During that gathering, I will speak up.
“Hi,” I will say. “My name is Doug and I’m an alcoholic. It has been 20 years to this day since my last drink.”
When the time comes to pass out coins about the size of a half-dollar, I will get one with an “XX” on it in Roman numerals — a symbol of two decades of sobriety.
That coin will replace the one with “XIX” that I have carried in my pocket for the past year and — with luck, determination and God’s will — it will go everywhere with me for the next 365 days,
The odds stood overwhelmingly against me 20 years ago when a life-changing event drove me to attend my first meeting of Alcoholics Anonymous on June 6, 1994 in the basement of a Lutheran Church near the condo where Amy and I lived in Arlington, VA.
Those odds said I would backslide more than once in the beginning, falling “off the wagon” and having to start over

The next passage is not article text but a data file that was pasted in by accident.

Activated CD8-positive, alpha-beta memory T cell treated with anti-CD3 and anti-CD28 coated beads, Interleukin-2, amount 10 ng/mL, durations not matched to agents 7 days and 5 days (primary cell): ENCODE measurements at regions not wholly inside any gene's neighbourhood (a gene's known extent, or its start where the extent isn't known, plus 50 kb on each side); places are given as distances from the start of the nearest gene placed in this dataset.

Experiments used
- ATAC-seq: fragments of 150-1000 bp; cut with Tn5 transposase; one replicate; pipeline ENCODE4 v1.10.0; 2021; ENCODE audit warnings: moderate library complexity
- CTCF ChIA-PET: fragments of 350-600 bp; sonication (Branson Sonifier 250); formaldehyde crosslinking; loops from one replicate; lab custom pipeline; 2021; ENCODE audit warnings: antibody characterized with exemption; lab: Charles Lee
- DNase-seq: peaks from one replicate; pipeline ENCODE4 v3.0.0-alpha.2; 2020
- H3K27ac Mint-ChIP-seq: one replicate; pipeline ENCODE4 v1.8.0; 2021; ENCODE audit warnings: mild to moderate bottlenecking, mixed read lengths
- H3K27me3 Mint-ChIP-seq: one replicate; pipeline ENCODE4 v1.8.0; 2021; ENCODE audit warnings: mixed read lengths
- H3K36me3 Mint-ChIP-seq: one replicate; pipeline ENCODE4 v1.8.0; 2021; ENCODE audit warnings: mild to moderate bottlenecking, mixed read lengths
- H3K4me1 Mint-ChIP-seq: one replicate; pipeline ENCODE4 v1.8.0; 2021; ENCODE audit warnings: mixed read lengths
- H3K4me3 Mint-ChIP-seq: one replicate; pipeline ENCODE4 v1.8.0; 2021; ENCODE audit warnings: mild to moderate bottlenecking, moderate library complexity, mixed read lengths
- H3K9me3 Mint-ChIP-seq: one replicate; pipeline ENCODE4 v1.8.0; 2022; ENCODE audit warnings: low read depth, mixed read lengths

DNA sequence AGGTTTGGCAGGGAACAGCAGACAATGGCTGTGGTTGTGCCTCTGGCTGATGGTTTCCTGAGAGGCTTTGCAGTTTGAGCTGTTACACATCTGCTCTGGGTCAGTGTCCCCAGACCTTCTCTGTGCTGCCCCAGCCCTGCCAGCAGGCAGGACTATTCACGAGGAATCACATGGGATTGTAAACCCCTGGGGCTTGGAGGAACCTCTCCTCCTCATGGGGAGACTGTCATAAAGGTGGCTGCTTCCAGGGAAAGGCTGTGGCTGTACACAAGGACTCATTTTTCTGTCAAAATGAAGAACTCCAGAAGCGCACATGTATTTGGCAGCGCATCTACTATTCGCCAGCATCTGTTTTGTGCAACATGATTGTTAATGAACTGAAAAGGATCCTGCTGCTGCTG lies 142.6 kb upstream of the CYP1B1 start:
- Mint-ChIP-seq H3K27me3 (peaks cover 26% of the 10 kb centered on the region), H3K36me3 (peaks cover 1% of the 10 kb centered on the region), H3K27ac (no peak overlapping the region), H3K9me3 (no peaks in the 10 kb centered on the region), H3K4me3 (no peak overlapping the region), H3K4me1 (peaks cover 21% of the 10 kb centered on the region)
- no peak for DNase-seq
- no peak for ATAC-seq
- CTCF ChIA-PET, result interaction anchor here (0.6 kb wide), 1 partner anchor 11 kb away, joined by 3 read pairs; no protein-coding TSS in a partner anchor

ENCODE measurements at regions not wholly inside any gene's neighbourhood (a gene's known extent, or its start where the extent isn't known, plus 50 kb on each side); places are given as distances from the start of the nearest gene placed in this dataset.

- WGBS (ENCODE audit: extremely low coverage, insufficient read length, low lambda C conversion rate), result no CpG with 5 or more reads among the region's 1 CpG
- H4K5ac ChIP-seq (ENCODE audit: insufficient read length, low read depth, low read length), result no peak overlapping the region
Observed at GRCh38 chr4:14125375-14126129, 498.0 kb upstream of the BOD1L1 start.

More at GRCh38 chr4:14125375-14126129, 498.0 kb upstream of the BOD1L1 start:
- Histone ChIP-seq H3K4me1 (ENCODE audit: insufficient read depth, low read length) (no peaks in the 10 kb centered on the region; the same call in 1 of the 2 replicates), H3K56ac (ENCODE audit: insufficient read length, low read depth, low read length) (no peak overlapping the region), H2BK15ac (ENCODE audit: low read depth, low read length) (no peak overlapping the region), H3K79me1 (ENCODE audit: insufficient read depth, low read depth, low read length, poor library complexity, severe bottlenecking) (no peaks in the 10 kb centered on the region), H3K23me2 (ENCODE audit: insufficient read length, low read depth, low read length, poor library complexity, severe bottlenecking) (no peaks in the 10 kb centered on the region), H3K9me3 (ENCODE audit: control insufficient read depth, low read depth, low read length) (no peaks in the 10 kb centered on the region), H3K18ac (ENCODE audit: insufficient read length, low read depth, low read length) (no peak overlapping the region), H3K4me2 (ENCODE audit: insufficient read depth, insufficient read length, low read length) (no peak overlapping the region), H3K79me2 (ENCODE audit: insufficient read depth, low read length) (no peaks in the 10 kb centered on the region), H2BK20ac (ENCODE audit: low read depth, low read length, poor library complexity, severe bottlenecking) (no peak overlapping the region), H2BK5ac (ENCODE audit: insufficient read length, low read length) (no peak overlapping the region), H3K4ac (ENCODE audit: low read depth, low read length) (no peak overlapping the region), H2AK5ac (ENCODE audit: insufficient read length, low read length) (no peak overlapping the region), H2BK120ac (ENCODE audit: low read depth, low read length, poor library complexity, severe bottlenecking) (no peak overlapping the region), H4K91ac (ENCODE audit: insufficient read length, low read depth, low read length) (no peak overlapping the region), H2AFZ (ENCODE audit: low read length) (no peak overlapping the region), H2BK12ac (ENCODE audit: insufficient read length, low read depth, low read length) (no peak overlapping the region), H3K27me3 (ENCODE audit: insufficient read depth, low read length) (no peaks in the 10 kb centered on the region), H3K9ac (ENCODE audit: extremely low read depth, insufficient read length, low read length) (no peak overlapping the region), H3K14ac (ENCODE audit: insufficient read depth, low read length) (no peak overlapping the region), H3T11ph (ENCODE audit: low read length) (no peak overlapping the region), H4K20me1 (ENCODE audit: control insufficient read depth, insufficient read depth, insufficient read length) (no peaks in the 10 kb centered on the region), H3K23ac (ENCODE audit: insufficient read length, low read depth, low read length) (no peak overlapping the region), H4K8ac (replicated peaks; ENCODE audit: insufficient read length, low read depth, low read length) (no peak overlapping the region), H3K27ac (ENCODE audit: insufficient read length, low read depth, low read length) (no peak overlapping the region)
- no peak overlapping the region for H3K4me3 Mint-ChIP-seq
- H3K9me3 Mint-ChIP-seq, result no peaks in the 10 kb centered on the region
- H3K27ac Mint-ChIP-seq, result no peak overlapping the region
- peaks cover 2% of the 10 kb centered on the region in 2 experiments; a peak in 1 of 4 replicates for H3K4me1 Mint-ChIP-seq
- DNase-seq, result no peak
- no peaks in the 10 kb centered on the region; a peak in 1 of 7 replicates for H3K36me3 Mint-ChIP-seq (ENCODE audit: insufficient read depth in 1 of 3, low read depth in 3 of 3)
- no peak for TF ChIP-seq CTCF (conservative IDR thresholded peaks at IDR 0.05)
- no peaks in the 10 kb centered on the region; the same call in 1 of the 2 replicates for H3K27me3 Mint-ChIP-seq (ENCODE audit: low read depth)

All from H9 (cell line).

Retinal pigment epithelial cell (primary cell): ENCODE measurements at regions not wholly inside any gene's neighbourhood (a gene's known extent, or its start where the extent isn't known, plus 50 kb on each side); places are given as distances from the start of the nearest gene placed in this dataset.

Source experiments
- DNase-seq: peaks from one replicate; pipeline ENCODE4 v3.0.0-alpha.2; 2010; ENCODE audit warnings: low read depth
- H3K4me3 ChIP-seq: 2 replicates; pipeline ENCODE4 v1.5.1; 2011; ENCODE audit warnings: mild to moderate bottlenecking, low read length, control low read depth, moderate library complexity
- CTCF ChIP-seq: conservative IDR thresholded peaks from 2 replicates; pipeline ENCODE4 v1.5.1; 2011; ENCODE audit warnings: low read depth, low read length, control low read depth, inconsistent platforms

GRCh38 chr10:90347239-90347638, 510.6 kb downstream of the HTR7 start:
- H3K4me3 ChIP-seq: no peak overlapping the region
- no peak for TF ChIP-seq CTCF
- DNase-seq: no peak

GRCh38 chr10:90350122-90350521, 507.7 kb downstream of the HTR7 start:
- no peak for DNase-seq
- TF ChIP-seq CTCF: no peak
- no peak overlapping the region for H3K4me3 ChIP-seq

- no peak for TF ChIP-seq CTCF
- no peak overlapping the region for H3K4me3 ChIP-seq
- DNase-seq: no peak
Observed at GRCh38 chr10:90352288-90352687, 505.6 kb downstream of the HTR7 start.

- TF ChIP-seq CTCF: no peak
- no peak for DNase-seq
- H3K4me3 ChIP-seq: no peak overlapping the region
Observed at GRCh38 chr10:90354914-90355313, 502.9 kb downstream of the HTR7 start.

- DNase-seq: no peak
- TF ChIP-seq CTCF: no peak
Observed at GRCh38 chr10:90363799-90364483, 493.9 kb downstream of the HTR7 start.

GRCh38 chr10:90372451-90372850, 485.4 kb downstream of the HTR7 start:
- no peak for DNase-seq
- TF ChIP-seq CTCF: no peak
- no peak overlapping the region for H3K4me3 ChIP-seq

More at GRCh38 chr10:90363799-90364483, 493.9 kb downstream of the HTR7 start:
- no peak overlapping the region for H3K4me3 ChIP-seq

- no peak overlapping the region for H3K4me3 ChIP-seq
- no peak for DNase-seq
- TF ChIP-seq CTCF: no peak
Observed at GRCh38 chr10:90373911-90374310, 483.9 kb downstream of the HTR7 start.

But I didn’t. I made a promise that night to myself, my loving but long-suffering wife and to God that I would stop drowning myself in single-malt scotch and tequila — my drugs of choice in those days — and seek a life where mornings would dawn without hangovers and days could proceed without pangs of guilt and a need to apologize for behavior under the influence of booze.
It wasn’t easy, particularly at first, but the need to stay sober ran strong in my veins and that need and a desire to walk away from the bottle provided the incentive needed to live alcohol.
Caffeine became my drug of choice and is one that continues to this day. I drink coffee from the time I get up each day until I head for bed at night.
I lost the urge to drink some years ago but I know that all it takes if one moment of weakness and the beast of alcoholism again takes control of my life.
It would be foolish to think — even for a microsecond — that I reached this milestone by myself. The love and strength of Amy, my wife of 34 years, guided me along the way along with the constant help and support of friends and fellow travelers that I know and love through AA and life,
Today, I celebrate 20 years of sobriety, and I start the journey — one day at a time — to year 21.